Fragile Lives: Death, Dying, and Care

Fragile Lives: Death, Dying, and Care

Fragile Lives: Death, Dying, and Care

Fragile Lives: Death, Dying, and Care

Synopsis

Death is inevitable, yet in the West we often behave as if we will live forever. So when we meet someone who is dying, their fragility is a sharp and often unwelcome reminder of our own mortality. How does this affect the way in which individuals, health professionals and social institutions deal with death and dying?

Beverley McNamara looks at death from a sociological perspective. Arguing that despite popular belief death does not make us equal, she shows that dying is a chaotic and uncertain process. Yet despite the disorderly manner in which people die, McNamara demonstrates that social and cultural patterns can be found in the way we approach dying, and the care of terminally ill people. She examines the medicalisation of care for the dying, attitudes of carers and the notion of the 'good death'. She also explores the euthanasia debate and the fear of cancer.

Drawing on wide-ranging qualitative reserach, Fragile Lives is a sensitive analysis of the social issues surrounding death. It is suitable for use as a student text on medical, nursing, social work, counselling, gerontology and sociology courses.

Excerpt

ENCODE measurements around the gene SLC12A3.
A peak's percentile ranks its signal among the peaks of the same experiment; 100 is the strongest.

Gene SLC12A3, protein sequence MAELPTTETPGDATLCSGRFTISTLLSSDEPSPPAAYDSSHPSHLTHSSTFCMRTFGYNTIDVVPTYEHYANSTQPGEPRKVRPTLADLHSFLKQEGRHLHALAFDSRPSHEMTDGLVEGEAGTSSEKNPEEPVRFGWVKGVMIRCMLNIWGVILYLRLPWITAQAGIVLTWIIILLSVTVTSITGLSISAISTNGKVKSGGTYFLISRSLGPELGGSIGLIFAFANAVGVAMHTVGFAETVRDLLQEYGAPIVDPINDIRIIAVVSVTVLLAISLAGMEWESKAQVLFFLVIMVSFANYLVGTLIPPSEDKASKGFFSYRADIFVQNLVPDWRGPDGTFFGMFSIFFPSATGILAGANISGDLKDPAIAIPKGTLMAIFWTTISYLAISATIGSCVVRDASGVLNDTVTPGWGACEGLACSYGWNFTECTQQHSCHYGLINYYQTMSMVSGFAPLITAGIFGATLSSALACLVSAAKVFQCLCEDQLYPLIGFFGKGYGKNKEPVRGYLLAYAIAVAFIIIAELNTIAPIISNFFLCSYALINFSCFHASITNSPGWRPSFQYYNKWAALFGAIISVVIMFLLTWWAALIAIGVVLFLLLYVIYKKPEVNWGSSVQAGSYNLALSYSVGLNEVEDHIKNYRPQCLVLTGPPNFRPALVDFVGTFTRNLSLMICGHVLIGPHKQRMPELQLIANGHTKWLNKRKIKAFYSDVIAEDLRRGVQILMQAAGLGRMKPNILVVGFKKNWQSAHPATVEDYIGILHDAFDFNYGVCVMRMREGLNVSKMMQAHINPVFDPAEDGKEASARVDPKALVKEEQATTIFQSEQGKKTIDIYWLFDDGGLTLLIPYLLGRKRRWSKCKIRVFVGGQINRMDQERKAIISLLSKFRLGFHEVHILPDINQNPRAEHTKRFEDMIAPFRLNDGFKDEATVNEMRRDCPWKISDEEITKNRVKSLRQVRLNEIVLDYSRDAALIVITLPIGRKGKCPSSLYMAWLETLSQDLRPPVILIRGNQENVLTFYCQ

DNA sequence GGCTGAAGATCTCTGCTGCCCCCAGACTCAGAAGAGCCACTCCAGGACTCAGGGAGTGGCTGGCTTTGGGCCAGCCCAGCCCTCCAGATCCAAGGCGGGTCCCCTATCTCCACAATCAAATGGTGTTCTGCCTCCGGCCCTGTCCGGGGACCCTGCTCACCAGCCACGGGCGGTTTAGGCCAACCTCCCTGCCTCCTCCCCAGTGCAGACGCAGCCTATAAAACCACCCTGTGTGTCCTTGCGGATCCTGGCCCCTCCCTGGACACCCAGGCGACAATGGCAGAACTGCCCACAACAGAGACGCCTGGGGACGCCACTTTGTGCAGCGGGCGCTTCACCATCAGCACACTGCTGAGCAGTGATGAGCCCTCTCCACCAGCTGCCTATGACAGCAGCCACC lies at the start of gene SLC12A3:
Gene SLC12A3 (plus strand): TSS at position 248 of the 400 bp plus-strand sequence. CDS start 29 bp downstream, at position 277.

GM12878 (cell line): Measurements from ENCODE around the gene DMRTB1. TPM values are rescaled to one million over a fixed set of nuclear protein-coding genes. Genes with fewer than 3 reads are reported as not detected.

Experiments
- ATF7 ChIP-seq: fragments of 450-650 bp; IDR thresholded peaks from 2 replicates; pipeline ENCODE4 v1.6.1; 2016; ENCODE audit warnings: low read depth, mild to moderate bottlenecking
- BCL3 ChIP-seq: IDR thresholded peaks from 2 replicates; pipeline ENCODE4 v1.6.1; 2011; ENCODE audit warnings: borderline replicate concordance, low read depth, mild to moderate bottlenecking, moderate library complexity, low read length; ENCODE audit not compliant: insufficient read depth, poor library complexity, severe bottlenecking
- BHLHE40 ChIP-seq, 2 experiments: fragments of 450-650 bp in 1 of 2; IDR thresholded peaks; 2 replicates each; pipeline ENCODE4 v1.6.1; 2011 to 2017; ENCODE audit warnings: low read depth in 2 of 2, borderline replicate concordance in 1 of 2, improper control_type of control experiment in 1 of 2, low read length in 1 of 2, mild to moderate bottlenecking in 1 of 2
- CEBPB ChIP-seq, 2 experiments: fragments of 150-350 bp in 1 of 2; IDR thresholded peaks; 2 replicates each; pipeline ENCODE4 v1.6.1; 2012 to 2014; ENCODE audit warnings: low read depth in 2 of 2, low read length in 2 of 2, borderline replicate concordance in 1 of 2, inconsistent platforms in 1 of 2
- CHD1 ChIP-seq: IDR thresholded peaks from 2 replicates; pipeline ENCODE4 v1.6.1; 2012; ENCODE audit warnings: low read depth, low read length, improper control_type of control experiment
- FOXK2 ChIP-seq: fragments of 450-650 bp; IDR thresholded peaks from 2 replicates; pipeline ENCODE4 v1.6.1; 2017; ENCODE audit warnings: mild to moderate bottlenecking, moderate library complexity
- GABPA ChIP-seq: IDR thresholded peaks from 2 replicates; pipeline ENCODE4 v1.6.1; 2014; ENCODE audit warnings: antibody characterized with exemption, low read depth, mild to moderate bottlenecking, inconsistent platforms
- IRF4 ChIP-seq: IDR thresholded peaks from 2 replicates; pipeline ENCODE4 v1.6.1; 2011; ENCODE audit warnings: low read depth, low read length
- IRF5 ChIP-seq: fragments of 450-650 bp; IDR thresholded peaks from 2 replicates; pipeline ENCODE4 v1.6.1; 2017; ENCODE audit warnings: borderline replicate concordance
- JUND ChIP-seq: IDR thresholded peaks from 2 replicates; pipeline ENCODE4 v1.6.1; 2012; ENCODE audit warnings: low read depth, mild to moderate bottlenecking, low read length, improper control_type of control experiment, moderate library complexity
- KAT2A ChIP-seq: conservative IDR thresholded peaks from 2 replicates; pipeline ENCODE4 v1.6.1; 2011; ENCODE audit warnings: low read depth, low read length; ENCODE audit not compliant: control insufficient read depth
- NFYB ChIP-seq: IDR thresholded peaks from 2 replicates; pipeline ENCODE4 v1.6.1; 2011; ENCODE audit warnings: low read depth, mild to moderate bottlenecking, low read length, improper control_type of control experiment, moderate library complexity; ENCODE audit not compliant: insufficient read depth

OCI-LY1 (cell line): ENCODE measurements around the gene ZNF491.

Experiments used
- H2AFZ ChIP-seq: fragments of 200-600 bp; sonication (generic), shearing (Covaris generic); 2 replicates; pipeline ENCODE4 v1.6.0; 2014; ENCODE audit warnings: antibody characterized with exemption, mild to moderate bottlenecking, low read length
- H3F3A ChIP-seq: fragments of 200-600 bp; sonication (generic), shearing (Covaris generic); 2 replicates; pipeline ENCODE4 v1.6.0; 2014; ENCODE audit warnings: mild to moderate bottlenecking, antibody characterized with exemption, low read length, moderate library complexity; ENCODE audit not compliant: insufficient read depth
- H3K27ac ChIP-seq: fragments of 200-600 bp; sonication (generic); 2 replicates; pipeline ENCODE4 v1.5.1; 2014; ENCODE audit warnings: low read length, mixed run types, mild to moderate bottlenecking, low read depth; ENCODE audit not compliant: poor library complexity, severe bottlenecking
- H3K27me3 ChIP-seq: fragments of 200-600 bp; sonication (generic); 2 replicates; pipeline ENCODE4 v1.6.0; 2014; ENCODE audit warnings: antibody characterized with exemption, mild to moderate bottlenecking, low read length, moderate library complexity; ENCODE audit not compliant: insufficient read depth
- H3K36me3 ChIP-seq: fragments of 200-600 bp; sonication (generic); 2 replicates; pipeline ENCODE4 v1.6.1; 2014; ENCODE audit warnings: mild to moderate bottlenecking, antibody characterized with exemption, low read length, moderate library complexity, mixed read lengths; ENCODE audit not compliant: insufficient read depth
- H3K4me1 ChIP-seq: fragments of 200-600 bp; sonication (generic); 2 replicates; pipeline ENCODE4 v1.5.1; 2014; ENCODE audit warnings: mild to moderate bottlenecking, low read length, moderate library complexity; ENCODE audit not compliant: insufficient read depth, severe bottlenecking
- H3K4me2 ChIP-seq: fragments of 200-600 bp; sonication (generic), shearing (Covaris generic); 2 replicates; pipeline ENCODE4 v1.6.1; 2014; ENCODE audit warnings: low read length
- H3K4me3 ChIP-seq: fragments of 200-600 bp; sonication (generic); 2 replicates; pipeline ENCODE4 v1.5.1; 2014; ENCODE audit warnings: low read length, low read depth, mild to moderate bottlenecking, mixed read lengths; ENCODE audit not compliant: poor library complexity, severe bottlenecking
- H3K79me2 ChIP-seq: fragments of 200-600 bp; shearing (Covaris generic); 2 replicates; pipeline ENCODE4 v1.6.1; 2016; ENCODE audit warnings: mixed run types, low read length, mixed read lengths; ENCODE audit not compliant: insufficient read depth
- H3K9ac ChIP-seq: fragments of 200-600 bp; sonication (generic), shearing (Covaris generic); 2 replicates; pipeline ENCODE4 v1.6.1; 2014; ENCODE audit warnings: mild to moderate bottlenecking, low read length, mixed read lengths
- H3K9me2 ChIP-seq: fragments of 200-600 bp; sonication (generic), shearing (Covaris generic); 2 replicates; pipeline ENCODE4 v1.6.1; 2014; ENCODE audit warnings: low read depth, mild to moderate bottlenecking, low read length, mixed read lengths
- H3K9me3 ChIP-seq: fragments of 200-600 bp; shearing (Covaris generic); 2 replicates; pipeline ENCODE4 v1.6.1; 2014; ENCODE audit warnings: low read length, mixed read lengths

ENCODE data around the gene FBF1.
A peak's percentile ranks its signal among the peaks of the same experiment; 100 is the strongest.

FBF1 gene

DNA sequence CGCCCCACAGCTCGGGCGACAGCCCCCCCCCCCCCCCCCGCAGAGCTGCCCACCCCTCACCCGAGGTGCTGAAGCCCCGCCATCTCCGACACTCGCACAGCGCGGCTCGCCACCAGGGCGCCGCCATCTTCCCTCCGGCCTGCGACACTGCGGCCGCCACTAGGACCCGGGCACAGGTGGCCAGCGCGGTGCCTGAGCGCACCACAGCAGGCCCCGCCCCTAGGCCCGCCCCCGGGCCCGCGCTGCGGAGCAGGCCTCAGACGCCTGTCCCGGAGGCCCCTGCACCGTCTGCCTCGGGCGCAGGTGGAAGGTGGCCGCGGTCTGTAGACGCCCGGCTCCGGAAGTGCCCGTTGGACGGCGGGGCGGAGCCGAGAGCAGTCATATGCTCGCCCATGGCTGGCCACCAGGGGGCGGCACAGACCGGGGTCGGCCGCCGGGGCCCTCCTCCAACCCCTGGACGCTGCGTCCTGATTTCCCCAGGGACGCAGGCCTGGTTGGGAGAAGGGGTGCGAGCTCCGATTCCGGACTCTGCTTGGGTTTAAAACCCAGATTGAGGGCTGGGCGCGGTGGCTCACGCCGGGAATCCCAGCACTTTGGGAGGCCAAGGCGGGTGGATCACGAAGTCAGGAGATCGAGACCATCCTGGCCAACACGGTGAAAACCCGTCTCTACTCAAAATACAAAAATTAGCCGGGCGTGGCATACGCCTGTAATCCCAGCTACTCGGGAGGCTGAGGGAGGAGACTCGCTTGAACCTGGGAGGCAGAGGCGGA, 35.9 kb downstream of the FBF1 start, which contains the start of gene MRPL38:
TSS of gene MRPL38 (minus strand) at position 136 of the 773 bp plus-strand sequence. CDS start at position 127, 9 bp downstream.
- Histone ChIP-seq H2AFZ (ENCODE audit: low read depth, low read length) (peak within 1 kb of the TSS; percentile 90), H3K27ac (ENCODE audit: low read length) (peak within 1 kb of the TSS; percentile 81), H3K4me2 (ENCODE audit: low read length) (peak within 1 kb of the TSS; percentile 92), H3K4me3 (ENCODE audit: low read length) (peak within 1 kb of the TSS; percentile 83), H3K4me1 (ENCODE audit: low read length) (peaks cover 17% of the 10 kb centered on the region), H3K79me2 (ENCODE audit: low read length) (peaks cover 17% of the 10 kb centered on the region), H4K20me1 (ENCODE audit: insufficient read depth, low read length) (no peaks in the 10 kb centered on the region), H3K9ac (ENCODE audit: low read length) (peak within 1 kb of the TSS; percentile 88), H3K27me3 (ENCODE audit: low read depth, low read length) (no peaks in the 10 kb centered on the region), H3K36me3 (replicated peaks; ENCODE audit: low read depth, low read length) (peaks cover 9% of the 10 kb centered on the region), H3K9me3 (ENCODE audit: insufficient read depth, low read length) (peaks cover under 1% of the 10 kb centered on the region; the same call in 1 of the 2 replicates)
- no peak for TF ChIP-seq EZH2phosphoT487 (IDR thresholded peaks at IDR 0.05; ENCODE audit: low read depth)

The initiative for this book came out of the many conversations I have had with my friend and mentor Charles Waddell. Charles has never turned away from researching and writing about sensitive and emotive topics, like dying and death, and from him I have learned to face these topics with courage and good humour. Allan Kellehear's important and continuing work on Australian approaches to dying and death has also been a source of inspiration and example for my own work. As I argue in this book, learning about how people die requires us to examine our own inadequacies and frailties. The fragile lives I write about in the book are therefore not just those of terminally ill patients, they are also the fragile lives we all inherit through birth. In exploring this fragility, I have drawn upon the stories provided by many terminally ill people, their families and the health professionals who cared for them in their last days and months. With their kind permission, I have changed their names and located their individual stories within the social and cultural context of contemporary Western society. While I use Australian case studies, I believe these are reflective of broader trends in multicultural Western societies. The euthanasia debate and the development of palliative care are issues of global importance, and public debate surrounding dying and death is informed by an increasingly globalised media. A large part of this book is devoted to a discussion of the care of terminally ill people, but I have sought, above all, to emphasise the experience of . . .

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